I was talking about the planets with my 5-year-old daughter the other day. I was trying to explain how taking a summer vacation to Mars in the future will be a much bigger undertaking than a trip to Palm Springs (though equally as hot). I kept trying to describe the distance using metaphors like “if the earth was the size of a golf ball, then Mars would be across the soccer field” etc., but I realized I didn’t really know much about these distances, besides the fact that they were really large and hard to understand. Pictures in books, planetarium models, even telescopes are pretty misleading when it comes to judging just how big the universe can be. Are we doing ourselves a disservice by ignoring all the emptiness?
Not that pixels are any better at representing scale than golfballs, but they’re our main way of interpreting most information these days, so why not the solar system?
Science Daily has this story about engineering a low cost inkjet printer to do much more than just printing ink.
Using an inexpensive inkjet printer, electrical engineers produced microscopic structures that use light in metals to carry information. This new technique, which controls electrical conductivity within such microstructures, could be used to rapidly fabricate superfast components in electronic devices, make wireless technology faster or print magnetic materials….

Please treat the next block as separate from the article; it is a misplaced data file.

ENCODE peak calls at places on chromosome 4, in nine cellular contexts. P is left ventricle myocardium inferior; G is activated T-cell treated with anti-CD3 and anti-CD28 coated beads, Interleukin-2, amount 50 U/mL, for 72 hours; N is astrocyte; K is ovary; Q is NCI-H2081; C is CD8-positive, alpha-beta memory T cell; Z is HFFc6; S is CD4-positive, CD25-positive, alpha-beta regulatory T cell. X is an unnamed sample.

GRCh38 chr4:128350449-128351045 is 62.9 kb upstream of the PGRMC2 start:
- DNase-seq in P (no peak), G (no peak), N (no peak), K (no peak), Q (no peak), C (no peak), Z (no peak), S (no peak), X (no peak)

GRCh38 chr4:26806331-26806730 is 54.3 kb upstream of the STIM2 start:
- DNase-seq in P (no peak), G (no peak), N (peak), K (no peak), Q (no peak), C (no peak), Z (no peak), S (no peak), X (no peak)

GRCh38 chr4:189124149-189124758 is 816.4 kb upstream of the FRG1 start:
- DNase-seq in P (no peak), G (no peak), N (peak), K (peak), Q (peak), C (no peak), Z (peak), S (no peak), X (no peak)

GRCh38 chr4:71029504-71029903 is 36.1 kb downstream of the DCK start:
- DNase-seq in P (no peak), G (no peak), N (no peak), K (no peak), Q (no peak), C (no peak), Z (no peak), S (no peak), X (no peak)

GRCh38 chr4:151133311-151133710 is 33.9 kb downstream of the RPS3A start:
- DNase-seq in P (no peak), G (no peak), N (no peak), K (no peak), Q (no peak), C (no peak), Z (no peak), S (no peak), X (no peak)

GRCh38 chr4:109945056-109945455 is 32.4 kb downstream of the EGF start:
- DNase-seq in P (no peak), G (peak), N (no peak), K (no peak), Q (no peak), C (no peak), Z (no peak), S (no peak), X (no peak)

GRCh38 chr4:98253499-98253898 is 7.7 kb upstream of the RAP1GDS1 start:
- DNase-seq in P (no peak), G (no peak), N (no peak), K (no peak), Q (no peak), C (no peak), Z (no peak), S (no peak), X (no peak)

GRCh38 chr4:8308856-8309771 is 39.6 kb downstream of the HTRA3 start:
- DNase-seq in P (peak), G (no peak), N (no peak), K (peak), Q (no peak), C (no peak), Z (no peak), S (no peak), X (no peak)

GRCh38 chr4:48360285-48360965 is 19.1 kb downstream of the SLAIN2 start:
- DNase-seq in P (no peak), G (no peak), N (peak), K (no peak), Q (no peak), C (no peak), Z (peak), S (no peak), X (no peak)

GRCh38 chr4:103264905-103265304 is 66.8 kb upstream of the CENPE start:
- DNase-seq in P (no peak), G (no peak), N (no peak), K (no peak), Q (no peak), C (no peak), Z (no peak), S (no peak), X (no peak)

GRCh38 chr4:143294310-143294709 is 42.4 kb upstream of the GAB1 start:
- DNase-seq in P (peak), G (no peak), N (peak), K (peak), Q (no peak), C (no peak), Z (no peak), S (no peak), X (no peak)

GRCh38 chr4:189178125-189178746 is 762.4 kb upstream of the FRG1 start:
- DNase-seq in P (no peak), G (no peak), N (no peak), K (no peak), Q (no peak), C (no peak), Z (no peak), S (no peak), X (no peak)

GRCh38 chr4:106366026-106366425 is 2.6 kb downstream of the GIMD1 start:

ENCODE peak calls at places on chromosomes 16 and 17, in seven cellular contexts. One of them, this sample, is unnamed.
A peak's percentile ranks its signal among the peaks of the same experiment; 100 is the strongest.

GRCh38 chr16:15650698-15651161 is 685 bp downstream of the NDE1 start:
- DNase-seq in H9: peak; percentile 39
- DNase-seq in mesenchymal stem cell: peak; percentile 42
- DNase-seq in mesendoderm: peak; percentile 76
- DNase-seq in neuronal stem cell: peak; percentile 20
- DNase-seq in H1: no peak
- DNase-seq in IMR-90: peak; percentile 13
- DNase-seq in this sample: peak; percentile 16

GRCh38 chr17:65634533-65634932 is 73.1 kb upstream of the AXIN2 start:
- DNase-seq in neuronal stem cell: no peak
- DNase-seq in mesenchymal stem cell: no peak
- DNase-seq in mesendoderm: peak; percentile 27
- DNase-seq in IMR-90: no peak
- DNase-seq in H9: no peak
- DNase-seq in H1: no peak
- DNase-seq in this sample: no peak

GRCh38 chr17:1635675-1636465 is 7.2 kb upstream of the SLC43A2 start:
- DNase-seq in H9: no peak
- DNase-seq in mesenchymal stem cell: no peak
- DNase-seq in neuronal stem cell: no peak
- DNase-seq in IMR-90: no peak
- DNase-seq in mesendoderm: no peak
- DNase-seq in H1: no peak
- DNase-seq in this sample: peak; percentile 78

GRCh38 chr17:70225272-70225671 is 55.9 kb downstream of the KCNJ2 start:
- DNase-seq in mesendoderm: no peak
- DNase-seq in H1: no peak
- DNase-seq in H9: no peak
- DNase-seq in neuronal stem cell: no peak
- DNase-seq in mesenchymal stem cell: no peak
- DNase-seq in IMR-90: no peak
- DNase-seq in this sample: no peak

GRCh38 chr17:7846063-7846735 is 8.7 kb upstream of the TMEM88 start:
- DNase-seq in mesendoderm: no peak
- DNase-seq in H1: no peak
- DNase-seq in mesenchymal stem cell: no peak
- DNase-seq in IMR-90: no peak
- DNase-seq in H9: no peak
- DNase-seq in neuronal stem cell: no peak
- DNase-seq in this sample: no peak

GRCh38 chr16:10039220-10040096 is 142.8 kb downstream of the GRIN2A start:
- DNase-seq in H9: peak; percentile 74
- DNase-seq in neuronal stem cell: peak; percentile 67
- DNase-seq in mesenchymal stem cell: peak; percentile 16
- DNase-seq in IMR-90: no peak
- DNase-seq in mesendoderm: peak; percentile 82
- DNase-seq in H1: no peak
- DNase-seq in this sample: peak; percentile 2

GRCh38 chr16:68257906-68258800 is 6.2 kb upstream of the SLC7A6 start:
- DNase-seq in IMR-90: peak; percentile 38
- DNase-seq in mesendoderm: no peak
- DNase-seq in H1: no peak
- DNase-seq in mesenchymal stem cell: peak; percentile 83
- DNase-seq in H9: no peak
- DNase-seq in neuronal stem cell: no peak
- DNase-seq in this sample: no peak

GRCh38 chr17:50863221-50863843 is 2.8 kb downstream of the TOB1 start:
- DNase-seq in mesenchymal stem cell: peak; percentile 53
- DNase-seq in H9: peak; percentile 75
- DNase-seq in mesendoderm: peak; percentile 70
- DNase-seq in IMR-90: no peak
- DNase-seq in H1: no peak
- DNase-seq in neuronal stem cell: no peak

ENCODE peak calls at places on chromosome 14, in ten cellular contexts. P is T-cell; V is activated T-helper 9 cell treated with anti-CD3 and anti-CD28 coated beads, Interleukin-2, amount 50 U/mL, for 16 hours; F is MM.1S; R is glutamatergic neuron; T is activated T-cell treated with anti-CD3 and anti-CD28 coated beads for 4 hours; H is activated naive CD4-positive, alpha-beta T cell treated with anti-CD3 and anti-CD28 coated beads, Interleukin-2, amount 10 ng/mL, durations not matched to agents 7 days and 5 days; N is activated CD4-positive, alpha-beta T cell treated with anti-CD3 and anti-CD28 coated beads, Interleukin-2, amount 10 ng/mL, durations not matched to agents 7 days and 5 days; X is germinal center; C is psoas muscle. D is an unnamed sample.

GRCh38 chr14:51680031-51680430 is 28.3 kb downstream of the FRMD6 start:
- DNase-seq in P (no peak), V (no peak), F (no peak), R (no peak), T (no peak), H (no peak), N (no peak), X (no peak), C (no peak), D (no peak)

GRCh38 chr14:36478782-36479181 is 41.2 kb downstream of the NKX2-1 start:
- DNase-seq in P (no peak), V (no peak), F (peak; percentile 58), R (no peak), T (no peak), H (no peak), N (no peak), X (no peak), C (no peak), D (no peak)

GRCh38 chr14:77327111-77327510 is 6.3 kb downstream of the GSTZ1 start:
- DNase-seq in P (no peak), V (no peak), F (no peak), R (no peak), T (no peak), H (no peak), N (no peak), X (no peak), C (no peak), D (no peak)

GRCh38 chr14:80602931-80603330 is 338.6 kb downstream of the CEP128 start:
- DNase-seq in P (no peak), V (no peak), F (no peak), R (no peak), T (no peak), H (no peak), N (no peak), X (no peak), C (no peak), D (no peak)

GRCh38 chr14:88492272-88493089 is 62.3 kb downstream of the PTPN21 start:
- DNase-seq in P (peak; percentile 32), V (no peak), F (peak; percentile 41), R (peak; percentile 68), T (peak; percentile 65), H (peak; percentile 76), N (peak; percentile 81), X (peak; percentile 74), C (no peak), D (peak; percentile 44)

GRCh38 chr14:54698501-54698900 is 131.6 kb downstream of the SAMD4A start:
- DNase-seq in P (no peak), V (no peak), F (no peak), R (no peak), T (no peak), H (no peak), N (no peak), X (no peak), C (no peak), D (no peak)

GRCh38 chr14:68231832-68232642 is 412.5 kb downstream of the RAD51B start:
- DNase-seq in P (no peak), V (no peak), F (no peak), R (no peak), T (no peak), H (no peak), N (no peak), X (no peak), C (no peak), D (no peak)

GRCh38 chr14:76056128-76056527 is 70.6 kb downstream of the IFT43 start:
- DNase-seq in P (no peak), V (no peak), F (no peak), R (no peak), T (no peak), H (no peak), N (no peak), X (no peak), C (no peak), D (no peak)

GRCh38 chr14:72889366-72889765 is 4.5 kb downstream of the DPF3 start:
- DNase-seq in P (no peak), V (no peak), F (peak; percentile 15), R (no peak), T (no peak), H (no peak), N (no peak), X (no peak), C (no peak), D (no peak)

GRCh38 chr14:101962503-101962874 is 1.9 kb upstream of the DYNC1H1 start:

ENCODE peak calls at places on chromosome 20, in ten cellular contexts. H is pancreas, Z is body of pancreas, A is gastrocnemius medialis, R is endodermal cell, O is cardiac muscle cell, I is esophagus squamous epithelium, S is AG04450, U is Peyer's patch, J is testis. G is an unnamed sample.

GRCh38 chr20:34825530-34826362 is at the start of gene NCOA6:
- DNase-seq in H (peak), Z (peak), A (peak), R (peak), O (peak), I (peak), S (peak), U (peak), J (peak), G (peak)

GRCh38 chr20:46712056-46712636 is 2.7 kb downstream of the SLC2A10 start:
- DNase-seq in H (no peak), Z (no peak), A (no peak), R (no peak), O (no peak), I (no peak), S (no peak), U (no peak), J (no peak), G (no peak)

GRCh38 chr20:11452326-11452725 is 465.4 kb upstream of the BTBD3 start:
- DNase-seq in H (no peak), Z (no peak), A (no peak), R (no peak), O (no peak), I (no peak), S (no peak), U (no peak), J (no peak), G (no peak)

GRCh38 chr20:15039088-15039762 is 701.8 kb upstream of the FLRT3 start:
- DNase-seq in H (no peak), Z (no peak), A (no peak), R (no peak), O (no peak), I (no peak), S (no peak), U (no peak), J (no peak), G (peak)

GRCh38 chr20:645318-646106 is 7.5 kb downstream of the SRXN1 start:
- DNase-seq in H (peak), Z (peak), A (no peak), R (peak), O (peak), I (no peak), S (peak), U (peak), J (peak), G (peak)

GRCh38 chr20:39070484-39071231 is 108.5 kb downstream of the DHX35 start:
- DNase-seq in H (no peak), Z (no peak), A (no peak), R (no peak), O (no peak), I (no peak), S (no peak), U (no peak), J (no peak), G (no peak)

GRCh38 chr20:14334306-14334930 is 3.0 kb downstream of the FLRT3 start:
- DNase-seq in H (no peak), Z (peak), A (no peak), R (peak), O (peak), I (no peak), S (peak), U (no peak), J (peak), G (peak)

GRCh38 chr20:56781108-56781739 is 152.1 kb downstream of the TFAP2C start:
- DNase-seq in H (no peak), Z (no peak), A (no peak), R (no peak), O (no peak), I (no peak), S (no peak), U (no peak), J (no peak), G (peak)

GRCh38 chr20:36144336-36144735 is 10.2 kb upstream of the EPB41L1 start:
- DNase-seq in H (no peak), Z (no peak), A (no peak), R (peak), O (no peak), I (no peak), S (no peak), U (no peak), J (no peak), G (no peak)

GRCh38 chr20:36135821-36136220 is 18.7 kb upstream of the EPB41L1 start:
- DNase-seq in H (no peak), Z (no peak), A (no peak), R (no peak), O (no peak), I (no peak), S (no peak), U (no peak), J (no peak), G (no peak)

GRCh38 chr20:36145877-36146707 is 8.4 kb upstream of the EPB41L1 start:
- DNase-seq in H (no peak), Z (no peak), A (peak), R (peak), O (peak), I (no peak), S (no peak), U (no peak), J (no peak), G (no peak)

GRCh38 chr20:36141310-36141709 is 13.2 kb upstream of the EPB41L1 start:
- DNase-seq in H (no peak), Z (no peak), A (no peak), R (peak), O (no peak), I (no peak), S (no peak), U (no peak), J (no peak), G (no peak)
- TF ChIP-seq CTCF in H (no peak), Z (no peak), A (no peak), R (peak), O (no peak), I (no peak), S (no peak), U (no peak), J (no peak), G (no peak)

A recently discovered technology called plasmonics marries the best aspects of optical and electronic data transfer. By crowding light into metal structures with dimensions far smaller than its wavelength, data can be transmitted at much higher frequencies such as terahertz frequencies, which lie between microwaves and infrared light on the spectrum of electromagnetic radiation that also includes everything from X-rays to visible light to gamma rays. Metals such as silver and gold are particularly promising plasmonic materials because they enhance this crowding effect. “Very little well-developed technology exists to create terahertz plasmonic devices, which have the potential to make wireless devices such as Bluetooth — which operates at 2.4 gigahertz frequency — 1,000 times faster than they are today,” says Ajay Nahata, a University of Utah professor of electrical and computer engineering and senior author of the new study.
Using a commercially available inkjet printer and two different color cartridges filled with silver and carbon ink, Nahata and his colleagues printed 10 different plasmonic structures with a periodic array of 2,500 holes with different sizes and spacing on a 2.5-inch-by-2.5 inch plastic sheet.
Scientists are studying ways to use the potential of waste heat in order to reduce carbon emissions. Via Phys.org.
Industrial processes that require high temperatures often expel any surplus heat into the environment. While industries are fairly good at using as much of this surplus as possible, a small amount of heat is always wasted…